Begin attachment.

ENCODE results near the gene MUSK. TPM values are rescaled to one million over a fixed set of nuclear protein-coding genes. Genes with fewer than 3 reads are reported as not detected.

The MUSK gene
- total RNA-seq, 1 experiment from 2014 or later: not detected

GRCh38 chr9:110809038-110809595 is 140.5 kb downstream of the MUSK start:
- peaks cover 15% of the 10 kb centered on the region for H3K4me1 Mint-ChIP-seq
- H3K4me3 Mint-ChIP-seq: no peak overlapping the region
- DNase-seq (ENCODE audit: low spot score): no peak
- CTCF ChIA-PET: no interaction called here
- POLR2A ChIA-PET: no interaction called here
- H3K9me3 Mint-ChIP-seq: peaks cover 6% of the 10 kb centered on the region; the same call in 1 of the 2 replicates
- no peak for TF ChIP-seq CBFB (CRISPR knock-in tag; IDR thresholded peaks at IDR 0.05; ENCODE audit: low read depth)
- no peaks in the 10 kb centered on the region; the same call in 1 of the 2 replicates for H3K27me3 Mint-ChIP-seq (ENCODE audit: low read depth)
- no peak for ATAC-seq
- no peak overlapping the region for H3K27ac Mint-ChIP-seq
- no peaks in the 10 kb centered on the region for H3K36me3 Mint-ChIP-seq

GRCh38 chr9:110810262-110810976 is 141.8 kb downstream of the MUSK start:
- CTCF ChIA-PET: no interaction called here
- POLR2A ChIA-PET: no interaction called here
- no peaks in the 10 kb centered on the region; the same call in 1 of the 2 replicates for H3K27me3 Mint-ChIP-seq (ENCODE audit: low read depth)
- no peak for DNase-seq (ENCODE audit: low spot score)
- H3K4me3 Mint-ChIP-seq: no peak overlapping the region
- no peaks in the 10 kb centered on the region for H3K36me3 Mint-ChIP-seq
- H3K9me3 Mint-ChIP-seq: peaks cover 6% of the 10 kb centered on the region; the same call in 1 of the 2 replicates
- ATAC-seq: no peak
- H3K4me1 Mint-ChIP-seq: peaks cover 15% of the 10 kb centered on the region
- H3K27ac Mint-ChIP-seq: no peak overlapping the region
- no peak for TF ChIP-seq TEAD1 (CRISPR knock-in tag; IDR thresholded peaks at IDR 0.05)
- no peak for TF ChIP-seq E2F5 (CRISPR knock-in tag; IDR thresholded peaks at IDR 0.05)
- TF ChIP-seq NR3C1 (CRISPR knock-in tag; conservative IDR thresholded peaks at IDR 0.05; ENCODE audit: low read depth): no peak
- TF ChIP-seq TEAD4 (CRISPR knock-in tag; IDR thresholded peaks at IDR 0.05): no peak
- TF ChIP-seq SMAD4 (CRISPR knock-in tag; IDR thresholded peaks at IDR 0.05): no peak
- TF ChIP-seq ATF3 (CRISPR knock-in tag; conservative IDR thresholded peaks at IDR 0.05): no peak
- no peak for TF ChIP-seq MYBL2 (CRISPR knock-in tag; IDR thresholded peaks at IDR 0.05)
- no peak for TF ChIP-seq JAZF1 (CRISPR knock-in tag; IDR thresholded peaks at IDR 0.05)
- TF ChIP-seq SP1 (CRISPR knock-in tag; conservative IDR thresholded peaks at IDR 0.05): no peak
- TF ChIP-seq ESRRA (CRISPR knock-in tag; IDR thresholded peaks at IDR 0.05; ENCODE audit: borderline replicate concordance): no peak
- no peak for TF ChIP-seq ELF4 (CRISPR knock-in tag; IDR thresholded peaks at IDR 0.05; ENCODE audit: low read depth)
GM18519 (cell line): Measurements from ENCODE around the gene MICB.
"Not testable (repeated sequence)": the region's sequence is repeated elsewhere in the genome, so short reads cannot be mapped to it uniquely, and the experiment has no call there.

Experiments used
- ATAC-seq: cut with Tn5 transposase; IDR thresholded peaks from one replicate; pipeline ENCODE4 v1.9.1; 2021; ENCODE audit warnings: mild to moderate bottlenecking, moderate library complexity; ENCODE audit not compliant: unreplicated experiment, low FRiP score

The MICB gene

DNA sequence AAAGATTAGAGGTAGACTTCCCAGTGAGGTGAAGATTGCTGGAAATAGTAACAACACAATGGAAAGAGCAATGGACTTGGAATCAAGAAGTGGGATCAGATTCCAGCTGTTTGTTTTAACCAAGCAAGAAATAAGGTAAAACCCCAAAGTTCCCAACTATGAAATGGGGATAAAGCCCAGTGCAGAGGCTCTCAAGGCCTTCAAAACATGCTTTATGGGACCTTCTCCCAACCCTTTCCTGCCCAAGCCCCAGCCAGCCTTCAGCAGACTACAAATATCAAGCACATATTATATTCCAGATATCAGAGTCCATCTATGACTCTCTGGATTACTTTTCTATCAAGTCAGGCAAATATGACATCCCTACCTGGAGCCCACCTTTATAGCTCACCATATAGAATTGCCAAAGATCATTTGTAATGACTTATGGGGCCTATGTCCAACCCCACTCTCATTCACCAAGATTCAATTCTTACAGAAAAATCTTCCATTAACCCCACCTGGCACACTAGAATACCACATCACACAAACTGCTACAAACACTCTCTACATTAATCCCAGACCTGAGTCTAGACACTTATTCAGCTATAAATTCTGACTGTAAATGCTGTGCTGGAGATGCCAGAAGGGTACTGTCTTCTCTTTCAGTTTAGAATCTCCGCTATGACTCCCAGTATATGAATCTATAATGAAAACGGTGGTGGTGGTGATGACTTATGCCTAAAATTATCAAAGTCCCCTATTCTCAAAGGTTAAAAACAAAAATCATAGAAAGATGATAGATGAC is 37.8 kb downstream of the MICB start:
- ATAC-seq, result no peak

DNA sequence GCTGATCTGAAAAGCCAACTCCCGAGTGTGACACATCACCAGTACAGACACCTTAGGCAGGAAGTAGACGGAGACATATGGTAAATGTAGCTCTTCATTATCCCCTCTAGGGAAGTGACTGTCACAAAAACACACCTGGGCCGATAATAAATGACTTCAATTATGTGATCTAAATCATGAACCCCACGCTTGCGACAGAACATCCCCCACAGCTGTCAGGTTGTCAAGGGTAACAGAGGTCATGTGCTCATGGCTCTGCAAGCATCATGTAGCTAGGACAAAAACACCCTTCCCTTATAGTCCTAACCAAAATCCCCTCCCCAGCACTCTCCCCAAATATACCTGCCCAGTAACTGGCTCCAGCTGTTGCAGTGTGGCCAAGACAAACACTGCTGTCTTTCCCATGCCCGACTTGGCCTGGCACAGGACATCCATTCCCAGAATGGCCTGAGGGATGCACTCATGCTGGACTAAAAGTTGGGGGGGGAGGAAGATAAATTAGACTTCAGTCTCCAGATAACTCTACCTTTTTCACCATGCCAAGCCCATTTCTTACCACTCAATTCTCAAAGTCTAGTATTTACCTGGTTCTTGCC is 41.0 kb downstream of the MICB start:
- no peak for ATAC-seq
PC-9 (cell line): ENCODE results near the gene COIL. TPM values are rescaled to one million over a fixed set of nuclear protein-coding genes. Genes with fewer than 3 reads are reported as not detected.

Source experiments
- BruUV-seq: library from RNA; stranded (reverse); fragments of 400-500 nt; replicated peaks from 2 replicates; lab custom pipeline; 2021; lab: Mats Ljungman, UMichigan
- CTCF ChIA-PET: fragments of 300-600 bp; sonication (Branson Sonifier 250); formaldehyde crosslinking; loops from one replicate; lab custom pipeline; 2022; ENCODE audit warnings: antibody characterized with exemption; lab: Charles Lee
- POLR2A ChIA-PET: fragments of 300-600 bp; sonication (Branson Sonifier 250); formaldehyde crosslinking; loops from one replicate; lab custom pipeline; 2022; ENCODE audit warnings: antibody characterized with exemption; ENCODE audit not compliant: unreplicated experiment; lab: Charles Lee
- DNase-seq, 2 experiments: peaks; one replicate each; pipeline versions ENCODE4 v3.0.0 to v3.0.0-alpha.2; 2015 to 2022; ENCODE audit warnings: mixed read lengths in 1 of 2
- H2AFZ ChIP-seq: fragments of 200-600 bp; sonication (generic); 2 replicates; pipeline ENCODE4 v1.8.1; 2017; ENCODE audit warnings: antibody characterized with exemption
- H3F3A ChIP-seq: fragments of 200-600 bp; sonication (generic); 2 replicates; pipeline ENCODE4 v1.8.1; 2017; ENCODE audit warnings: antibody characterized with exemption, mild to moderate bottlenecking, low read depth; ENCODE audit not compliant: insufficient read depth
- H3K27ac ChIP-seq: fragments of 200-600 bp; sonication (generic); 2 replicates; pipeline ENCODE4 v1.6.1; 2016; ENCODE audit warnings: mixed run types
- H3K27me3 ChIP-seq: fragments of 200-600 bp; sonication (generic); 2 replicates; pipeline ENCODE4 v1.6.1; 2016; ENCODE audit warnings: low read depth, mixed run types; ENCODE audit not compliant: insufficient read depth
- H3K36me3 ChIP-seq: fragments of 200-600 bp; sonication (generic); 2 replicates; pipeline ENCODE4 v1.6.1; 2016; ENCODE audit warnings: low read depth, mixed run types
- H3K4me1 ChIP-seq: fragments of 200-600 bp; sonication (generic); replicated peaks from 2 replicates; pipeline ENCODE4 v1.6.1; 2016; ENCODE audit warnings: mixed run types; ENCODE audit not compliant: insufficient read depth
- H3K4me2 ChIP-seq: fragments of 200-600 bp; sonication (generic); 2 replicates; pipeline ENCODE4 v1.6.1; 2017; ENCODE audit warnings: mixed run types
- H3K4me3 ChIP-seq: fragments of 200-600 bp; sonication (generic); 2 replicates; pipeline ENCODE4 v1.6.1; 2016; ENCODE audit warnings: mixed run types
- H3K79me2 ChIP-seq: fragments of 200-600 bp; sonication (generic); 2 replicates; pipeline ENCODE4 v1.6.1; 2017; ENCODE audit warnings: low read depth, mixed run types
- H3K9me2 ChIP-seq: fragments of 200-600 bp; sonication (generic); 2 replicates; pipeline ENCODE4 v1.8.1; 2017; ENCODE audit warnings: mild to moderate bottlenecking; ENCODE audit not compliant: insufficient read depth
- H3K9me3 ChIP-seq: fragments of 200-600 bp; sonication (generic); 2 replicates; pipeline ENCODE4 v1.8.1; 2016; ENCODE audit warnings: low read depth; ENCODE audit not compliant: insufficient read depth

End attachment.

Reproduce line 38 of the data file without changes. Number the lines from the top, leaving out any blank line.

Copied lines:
GM18519 (cell line): Measurements from ENCODE around the gene MICB.